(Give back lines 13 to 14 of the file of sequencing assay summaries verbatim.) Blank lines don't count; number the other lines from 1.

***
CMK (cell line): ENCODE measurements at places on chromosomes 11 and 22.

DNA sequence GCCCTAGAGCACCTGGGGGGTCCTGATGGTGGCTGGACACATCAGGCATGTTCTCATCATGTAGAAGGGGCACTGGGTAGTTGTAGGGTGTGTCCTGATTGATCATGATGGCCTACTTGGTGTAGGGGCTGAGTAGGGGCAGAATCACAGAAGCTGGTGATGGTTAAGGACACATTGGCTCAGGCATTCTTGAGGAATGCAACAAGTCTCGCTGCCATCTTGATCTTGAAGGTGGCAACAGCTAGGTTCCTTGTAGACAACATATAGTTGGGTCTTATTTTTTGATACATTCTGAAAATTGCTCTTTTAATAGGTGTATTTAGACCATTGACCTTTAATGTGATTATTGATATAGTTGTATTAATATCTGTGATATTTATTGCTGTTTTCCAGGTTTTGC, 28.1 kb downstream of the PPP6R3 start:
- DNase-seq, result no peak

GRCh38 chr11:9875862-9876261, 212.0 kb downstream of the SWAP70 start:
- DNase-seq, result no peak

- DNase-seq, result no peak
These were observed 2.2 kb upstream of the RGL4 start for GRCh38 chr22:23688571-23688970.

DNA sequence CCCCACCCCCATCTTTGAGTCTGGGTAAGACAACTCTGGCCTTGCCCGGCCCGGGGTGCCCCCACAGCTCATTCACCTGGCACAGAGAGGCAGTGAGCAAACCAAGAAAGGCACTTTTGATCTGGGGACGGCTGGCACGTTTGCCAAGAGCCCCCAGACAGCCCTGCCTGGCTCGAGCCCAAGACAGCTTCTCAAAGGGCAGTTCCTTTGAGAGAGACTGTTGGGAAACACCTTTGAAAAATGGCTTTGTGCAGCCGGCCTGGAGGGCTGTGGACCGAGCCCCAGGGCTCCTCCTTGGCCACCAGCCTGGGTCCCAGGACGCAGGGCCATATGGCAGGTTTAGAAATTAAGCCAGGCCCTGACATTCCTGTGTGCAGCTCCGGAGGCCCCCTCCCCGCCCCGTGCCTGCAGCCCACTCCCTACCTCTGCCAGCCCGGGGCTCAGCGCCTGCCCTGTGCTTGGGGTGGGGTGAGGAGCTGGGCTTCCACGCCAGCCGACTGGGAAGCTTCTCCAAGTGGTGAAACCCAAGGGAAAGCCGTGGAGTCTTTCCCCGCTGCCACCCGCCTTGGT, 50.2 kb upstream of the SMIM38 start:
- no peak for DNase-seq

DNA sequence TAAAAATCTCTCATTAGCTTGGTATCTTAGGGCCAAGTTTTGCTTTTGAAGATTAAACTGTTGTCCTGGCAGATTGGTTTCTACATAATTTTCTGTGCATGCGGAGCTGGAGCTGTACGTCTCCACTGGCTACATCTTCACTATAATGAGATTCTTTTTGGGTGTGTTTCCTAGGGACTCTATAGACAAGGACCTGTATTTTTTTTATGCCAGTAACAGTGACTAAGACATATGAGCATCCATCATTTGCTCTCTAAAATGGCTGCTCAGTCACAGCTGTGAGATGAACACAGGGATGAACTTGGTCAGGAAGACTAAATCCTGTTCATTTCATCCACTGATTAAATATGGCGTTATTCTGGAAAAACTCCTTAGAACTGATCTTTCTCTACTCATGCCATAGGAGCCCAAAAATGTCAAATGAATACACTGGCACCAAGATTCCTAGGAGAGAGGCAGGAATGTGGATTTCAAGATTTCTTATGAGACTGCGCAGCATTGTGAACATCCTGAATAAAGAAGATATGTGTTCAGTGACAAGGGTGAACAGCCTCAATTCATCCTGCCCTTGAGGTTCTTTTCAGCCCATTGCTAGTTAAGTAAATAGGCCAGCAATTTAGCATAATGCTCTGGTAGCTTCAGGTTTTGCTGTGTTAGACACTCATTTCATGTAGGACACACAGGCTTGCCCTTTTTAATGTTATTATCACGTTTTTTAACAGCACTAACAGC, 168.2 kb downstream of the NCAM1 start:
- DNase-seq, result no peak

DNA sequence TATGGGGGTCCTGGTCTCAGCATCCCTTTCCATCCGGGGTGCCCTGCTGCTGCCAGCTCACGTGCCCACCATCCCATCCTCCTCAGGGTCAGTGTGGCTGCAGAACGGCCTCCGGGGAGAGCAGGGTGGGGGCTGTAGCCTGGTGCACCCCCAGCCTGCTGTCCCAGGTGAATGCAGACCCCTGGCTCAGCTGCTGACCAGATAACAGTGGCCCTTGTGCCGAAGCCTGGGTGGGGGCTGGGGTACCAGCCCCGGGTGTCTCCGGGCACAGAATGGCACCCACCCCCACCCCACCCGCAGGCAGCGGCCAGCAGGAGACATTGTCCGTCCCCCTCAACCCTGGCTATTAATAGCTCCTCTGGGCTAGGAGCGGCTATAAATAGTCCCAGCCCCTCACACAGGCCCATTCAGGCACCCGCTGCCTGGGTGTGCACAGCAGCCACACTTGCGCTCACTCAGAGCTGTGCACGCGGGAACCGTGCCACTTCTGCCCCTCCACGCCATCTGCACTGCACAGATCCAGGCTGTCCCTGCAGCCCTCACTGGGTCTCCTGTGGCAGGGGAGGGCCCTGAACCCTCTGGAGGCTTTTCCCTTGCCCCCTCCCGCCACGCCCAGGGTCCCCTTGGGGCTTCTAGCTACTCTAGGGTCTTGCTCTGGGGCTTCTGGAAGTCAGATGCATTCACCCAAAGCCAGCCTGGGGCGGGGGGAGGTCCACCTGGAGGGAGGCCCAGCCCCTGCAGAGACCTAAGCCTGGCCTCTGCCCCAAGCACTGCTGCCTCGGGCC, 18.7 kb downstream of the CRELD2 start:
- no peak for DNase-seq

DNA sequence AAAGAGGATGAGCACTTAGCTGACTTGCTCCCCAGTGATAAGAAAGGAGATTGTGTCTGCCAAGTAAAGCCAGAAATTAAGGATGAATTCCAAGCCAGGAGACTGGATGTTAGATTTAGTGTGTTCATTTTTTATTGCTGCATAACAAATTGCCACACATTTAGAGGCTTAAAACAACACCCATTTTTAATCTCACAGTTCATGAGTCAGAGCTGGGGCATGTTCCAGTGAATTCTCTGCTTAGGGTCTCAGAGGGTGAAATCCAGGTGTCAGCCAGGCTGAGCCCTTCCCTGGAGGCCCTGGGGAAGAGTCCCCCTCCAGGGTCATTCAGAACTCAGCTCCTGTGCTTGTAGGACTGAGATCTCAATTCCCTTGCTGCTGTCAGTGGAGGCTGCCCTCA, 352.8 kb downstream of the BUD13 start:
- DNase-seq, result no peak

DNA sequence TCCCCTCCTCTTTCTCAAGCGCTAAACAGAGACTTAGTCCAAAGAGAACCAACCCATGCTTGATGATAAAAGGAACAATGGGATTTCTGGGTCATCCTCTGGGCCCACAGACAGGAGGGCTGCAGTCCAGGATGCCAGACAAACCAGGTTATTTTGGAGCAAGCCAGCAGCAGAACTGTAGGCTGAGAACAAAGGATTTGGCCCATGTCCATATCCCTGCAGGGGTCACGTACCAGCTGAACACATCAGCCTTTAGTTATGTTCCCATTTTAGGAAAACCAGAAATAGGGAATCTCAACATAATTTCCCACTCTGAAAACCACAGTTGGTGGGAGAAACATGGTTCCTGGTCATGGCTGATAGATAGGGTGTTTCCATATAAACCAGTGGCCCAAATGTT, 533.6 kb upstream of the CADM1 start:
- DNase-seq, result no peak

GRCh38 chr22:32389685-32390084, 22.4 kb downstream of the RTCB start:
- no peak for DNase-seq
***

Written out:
- no peak for DNase-seq

DNA sequence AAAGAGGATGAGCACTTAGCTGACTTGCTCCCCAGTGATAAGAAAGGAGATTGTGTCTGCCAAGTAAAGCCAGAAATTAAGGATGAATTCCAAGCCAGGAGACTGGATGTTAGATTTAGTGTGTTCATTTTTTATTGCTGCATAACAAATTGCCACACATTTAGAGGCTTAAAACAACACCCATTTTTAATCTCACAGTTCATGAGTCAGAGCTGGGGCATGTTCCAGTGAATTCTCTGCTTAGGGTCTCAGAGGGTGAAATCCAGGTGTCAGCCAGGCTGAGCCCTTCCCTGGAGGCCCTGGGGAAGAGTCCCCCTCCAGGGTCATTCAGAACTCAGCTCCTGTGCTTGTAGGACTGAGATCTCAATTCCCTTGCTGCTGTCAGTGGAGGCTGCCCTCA, 352.8 kb downstream of the BUD13 start: